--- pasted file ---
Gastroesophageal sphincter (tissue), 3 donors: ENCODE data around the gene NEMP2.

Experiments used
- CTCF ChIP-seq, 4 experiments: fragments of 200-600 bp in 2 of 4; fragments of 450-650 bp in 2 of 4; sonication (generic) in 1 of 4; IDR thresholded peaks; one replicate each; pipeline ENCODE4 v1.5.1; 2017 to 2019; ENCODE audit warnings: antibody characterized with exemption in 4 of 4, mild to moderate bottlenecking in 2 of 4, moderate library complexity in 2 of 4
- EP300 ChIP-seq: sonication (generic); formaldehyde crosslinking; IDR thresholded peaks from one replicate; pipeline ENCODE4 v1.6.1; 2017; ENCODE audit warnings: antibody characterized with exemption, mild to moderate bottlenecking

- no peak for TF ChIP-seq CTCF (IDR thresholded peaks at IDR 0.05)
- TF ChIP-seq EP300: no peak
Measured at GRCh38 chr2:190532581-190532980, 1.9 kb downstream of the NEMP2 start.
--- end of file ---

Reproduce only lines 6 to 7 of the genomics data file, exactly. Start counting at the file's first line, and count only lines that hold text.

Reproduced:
- TF ChIP-seq EP300: no peak
Measured at GRCh38 chr2:190532581-190532980, 1.9 kb downstream of the NEMP2 start.